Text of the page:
Asia-Pacific and ME airports to lose $36.4bn in revenue in 2020


Airports in the Asia-Pacific and Middle East are expected to lose $36.4 billion for the full year 2020 amid the coronavirus pandemic, Airport Council International (ACI) World said on Tuesday.

For both Asia-Pacific and the Middle East, this means 10 per cent more losses than forecast one month ago. 

According to ACI World’s updated economic impact assessment, Asia-Pacific airports will see year-end revenue loss of 59 per cent Middle East airports can expect revenue loss of 53 per cent. 

This outcome is the result of a significant drop in passenger traffic with the two regions jointly standing to lose 2 billion passengers, about 400 million more passengers than previously forecast.  

“We are observing moderate signs of recovery in China’s domestic traffic, which is encouraging. But we are entering the most critical stage of the year for our industry. We expect the second quarter of the year to be substantially more challenging than the first quarter, especially in countries with predominantly international traffic profiles. Rebuilding people’s confidence to travel again will take time,” said Stefano Baronci, director general, ACI Asia-Pacific. 

Preliminary traffic data for April from 26 airports from Asia-Pacific and the Middle East confirms the current challenges and negative trends faced by the region’s airports. On aggregate, the traffic at these airports remain rock bottom, recording a year-on-year traffic decline of 92 per cent in the four weeks of April.  

ACI Asia-Pacific has welcomed efforts by governments in the region who have provided relief packages to the aviation industry as a whole and airports in particular. However, in light of the updated financial forecasts, the airport association is calling on governments to introduce additional relief packages including:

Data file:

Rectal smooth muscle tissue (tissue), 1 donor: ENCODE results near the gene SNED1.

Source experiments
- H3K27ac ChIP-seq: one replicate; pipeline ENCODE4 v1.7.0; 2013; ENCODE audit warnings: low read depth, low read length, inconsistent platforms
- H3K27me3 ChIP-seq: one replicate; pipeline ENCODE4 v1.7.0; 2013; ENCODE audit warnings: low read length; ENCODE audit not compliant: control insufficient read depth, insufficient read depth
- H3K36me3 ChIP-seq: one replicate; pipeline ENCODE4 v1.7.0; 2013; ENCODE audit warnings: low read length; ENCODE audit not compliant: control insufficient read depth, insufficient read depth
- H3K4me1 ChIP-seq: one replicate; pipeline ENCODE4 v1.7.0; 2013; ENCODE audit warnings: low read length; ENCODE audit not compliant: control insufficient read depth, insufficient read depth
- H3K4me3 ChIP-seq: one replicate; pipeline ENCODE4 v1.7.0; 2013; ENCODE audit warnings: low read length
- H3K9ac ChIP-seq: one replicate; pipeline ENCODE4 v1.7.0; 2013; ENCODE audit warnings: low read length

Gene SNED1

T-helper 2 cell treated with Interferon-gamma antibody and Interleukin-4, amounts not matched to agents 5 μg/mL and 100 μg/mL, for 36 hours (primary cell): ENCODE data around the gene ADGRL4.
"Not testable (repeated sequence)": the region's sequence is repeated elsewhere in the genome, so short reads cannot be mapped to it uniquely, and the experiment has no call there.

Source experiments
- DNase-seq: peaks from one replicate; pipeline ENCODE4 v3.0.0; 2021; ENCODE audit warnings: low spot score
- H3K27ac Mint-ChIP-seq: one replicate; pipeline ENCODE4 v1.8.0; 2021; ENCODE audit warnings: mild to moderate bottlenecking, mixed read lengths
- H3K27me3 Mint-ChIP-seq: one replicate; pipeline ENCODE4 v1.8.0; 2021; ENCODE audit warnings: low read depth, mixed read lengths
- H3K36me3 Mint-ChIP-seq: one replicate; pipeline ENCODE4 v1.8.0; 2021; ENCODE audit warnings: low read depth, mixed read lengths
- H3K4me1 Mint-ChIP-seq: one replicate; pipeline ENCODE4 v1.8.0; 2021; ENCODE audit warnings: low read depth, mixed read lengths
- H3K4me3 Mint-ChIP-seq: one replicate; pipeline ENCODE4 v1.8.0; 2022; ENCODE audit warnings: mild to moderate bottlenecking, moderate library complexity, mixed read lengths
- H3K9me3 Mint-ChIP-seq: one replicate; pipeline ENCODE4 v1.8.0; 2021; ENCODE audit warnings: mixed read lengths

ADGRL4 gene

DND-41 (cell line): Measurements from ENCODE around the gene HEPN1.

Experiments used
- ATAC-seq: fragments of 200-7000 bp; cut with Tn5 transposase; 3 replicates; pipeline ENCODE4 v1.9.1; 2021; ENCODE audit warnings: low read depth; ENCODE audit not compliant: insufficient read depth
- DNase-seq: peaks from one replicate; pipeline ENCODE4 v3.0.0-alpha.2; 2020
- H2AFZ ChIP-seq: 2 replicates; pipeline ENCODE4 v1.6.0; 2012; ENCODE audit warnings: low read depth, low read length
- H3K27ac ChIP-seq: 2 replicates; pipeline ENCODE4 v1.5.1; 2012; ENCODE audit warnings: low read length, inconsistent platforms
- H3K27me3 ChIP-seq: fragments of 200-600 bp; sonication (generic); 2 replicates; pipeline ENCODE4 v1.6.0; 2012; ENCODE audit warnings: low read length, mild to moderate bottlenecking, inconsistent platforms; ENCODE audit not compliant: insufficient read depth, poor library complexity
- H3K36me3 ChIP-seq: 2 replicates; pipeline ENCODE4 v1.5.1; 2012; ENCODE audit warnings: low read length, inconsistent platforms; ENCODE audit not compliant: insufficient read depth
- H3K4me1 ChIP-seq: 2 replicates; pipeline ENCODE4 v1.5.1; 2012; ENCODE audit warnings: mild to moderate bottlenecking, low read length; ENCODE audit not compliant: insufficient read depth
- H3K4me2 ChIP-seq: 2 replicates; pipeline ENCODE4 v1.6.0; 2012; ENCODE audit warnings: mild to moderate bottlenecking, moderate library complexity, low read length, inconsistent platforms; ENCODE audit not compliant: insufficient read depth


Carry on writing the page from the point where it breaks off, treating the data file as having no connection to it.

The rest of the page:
• Taxation relief, including alleviation of payroll taxes, corporate taxes, concession fees waivers or other government incomes from the industry 

• Loans, loan guarantees or direct support to maintain financial liquidity across the aviation ecosystem. 

“With concrete data in hand for the rest of the year, it is evident that airports will struggle to survive. Governments in Asia Pacific and the Middle East need to do more. ACI Asia-Pacific encourages governments in both regions to look at other competitive markets, such as the US which has pledged $10 billion in rescue funds to airports or Brazil which has allowed for the deferment of airport concession fee payments by airport operators until the end of the year,” Baronci said. – TradeArabia News Service  

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